BEST PERFORMANCE BY AN ACTRESS IN A MOTION PICTURE – DRAMA
Jessica Chastain (“Zero Dark Thirty”)
Marion Cotillard (“Rust and Bone”)
Helen Mirren (“Hitchcock”)
Naomi Watts (“The Impossible”)
Rachel Weisz (“The Deep Blue Sea”)
Just because I praised the Globe voters above for recognizing several of these performances that Academy members passed over doesn’t mean I don’t think that in the end, the HFPA will still go for Chastain, the hot rising star of the past couple years. For the rest, it’s just an honor to be nominated, though out of all of these, Cotillard or Watts could manage an upset for playing women in umimaginably extreme circumstances.
Daniel Day-Lewis (“Lincoln”)
Richard Gere (“Arbitrage”)
John Hawkes (“The Sessions”)
Joaquin Phoenix (“The Master”)
Denzel Washington (“Flight”)
As with the actresses, Gere and Hawkes should be grateful just to have been invited. As much I’d love to see Phoenix win just to here what kind of gonzo acceptance speech the awards-averse actor would give, and tho i love more him more as Daniel Plainview but this race belongs to Day-Lewis, surely. Enough said.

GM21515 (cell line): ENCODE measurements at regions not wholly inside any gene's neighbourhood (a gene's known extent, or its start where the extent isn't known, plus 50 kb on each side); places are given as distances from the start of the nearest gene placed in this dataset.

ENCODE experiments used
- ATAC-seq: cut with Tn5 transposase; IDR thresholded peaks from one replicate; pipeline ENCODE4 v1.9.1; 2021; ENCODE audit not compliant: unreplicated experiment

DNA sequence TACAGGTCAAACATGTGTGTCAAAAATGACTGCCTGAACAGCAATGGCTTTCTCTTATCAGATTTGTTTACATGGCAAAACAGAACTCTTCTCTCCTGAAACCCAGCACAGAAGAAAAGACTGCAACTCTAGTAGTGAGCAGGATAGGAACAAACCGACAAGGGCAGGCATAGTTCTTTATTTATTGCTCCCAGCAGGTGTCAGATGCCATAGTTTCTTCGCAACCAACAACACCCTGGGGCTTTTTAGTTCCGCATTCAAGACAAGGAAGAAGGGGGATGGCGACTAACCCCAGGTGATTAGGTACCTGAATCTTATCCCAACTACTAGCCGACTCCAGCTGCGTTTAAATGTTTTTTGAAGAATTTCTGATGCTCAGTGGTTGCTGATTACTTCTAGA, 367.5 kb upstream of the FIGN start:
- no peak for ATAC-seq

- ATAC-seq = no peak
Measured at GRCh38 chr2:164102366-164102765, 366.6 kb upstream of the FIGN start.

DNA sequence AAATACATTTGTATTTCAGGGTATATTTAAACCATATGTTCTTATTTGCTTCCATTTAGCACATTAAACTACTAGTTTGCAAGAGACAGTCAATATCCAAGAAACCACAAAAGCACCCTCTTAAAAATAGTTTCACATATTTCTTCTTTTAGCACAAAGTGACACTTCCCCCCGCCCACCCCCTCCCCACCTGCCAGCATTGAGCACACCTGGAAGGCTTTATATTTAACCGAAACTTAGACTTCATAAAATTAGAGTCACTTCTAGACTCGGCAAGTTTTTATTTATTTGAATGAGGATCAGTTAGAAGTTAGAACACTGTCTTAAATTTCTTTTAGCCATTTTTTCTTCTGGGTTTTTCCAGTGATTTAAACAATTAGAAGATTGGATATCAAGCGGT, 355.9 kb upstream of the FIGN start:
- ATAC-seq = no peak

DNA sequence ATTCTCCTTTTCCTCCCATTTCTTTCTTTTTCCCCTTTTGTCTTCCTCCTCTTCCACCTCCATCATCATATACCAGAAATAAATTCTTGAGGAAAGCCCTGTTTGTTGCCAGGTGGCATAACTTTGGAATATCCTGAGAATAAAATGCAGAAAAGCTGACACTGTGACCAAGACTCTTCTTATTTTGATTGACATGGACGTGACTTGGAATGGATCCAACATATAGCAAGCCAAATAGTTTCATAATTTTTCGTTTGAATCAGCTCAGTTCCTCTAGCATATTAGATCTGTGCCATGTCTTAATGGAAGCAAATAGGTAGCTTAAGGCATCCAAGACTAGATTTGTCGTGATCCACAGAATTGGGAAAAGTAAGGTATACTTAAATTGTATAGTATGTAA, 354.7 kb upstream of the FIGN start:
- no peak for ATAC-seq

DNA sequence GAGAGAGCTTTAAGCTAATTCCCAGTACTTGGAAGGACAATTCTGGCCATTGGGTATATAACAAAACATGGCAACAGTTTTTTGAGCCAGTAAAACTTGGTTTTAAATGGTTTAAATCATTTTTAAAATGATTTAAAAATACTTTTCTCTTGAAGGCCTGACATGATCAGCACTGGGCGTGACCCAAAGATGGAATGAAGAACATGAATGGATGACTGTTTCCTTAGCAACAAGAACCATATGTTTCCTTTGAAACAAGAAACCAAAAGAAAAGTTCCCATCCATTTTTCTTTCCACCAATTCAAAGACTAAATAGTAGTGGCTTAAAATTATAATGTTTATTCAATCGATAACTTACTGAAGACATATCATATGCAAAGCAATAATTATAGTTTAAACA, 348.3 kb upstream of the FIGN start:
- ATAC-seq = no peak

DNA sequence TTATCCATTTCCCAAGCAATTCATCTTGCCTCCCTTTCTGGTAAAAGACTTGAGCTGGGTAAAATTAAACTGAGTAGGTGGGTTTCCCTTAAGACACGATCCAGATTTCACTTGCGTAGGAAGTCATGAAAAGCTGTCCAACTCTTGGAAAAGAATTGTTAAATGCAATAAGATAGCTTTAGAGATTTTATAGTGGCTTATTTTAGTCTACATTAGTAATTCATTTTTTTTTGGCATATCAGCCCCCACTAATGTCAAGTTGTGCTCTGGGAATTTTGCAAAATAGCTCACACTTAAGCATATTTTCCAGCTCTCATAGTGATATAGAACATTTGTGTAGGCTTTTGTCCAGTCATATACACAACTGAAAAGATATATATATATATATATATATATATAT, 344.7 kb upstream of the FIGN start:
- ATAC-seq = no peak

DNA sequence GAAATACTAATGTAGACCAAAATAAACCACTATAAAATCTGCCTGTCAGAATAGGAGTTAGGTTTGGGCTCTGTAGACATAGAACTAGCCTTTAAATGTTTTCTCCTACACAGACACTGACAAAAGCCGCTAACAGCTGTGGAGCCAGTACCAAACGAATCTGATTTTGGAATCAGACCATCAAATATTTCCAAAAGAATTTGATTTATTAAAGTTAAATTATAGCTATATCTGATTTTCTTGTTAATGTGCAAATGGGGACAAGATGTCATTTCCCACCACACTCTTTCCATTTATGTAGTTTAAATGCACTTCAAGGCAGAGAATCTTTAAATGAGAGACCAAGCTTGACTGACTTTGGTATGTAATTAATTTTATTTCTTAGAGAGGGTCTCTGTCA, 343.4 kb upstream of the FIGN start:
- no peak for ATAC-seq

BEST MOTION PICTURE – COMEDY OR MUSICAL
“The Best Exotic Marigold Hotel”
“Salmon Fishing in the Yemen”
“Silver Linings Playbook”
“Marigold” and “Yemen” are the kind of multinational comedies with older-audience appeal that hit the HFPA’s demographic sweet spot, and “Playbook” has buzz, but the smash “Les Mis” will take the category. Russel Crowe has a band, he’s the vocalist. Hugh Jackman i once saw him sang with Richard Marx. Anne Hathaway, oh boy, she’s not that bad at singing.
BEST PERFORMANCE BY AN ACTRESS IN A MOTION PICTURE – COMEDY OR MUSICAL
Emily Blunt (“Salmon Fishing in the Yemen”)
Judi Dench (“The Best Exotic Marigold Hotel”)
Jennifer Lawrence (“Silver Linings Playbook”)
Maggie Smith (“Quartet”)
Meryl Streep (“Hope Springs”)
Enough with Meryl Streep. I love Jen but Katniss Everdeen (who happens to be the only person in this category who also got an Oscar nod) is going to hit the bullseye on this target.